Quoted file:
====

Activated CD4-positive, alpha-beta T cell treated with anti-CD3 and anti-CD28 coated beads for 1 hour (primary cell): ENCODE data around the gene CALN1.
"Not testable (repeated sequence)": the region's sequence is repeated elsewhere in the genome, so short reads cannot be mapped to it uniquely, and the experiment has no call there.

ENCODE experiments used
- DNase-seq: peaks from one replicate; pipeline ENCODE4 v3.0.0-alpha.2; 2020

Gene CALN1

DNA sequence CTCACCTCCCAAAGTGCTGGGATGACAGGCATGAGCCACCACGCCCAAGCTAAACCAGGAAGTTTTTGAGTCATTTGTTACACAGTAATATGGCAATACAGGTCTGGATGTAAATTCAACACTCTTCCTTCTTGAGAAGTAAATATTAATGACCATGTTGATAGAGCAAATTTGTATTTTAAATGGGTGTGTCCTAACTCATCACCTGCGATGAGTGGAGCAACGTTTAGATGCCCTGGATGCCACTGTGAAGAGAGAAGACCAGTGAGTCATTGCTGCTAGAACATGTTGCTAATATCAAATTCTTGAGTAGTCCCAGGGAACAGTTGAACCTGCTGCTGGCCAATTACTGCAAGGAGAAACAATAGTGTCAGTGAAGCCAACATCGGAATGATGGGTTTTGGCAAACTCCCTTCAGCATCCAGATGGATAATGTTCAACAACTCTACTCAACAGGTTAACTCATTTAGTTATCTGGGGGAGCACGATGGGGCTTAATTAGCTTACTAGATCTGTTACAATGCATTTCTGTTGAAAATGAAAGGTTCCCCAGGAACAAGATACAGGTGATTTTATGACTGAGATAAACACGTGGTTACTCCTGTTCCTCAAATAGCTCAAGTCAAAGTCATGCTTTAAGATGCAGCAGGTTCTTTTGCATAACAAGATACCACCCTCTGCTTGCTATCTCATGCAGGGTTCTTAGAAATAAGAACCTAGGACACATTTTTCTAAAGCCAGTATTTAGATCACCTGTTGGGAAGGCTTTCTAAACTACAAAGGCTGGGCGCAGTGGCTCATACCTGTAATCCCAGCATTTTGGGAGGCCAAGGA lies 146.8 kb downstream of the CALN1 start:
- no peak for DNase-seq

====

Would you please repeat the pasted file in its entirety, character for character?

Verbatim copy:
Activated CD4-positive, alpha-beta T cell treated with anti-CD3 and anti-CD28 coated beads for 1 hour (primary cell): ENCODE data around the gene CALN1.
"Not testable (repeated sequence)": the region's sequence is repeated elsewhere in the genome, so short reads cannot be mapped to it uniquely, and the experiment has no call there.

ENCODE experiments used
- DNase-seq: peaks from one replicate; pipeline ENCODE4 v3.0.0-alpha.2; 2020

Gene CALN1

DNA sequence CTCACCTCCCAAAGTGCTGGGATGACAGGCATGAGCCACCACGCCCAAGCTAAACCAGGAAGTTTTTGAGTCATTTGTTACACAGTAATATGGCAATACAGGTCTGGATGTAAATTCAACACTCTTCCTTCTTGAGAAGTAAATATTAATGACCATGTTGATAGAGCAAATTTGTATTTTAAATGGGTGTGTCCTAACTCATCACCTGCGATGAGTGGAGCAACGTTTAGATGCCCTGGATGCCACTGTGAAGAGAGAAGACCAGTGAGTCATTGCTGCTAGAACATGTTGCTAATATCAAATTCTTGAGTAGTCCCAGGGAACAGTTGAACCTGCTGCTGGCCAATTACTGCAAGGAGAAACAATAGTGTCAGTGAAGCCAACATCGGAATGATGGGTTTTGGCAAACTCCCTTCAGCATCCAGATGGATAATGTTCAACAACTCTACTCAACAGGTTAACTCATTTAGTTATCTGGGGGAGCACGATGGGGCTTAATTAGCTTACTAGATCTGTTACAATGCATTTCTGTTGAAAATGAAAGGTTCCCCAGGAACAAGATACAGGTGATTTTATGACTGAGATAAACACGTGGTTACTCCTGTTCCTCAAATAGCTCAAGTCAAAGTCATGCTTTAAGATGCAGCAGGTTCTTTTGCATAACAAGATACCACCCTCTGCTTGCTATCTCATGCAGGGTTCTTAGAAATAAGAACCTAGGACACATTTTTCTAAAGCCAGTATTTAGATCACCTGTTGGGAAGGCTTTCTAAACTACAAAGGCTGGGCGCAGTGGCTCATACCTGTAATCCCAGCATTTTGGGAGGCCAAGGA lies 146.8 kb downstream of the CALN1 start:
- no peak for DNase-seq